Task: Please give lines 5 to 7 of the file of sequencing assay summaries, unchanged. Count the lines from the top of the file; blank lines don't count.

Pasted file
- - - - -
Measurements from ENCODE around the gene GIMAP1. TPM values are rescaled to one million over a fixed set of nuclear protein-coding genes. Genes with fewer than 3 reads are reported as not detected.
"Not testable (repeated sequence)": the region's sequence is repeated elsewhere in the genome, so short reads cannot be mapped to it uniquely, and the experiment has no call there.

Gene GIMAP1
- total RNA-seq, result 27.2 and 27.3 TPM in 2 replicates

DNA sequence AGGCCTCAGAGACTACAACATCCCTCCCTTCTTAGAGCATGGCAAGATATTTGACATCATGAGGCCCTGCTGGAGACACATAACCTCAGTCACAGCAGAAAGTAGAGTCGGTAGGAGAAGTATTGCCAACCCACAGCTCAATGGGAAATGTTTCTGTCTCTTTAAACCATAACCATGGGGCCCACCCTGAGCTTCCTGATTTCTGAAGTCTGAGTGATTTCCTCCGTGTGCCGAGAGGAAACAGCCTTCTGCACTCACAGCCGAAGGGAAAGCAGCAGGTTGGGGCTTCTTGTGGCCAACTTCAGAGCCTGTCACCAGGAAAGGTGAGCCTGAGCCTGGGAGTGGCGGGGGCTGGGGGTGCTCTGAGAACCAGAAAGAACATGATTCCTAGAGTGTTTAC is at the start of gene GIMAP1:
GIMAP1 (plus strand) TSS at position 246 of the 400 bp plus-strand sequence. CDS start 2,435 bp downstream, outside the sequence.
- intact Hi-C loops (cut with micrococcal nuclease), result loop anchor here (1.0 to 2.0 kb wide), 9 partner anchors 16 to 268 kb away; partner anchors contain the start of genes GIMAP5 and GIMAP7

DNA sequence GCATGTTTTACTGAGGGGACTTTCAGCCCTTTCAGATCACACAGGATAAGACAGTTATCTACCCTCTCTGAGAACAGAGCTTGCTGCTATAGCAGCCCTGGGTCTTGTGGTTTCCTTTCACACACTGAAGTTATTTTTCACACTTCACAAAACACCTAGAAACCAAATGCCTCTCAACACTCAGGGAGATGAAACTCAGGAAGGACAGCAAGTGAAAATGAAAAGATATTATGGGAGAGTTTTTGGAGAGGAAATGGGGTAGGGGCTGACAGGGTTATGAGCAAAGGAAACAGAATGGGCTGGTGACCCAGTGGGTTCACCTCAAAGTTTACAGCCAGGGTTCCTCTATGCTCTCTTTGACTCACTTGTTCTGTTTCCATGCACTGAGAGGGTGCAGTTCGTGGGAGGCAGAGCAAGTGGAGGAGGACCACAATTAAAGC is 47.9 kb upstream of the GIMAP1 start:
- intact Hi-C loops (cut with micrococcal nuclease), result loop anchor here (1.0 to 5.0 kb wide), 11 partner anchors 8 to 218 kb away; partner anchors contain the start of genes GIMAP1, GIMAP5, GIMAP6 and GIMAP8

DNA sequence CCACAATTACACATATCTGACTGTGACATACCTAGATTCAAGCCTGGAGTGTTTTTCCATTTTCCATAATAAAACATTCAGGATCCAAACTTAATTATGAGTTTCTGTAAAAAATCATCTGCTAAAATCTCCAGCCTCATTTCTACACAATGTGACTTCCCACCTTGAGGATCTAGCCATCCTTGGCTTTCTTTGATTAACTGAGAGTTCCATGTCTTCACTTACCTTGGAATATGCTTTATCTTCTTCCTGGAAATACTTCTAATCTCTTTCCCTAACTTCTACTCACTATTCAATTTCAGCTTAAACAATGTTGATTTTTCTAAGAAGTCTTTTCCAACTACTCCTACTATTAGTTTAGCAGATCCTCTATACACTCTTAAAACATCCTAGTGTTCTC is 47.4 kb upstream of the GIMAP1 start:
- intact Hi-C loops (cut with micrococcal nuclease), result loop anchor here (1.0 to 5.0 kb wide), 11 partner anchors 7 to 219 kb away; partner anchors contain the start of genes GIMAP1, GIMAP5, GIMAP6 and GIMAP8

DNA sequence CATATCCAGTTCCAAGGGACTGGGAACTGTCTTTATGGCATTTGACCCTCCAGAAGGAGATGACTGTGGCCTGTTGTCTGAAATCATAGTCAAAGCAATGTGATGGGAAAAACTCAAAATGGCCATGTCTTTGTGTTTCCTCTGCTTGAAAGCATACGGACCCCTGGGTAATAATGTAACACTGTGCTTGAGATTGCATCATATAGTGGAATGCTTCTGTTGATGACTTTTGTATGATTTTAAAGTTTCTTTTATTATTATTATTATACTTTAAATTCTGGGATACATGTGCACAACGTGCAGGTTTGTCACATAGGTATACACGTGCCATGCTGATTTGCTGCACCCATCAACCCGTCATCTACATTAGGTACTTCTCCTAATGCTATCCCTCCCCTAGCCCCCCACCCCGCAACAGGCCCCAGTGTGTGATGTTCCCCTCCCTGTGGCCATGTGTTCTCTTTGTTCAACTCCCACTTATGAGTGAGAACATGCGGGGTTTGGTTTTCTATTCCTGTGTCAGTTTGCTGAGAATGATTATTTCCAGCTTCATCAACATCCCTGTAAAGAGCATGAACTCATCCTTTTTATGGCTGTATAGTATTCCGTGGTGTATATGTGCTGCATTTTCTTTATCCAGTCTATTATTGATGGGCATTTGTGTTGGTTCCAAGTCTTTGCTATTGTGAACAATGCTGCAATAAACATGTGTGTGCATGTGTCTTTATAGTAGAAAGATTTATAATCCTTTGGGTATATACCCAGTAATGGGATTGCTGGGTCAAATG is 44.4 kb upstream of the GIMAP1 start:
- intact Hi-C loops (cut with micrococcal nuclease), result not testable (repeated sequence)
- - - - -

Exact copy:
DNA sequence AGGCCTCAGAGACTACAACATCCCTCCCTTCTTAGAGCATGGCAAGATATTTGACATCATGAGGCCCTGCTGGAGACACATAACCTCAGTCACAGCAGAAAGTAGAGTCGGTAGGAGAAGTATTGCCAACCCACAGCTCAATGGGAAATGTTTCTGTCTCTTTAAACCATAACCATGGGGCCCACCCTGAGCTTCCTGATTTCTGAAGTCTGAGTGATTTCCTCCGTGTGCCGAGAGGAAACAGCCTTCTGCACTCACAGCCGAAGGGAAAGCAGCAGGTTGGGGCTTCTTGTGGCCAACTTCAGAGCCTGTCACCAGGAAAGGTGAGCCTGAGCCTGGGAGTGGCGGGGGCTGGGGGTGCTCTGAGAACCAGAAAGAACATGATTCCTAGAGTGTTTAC is at the start of gene GIMAP1:
GIMAP1 (plus strand) TSS at position 246 of the 400 bp plus-strand sequence. CDS start 2,435 bp downstream, outside the sequence.
- intact Hi-C loops (cut with micrococcal nuclease), result loop anchor here (1.0 to 2.0 kb wide), 9 partner anchors 16 to 268 kb away; partner anchors contain the start of genes GIMAP5 and GIMAP7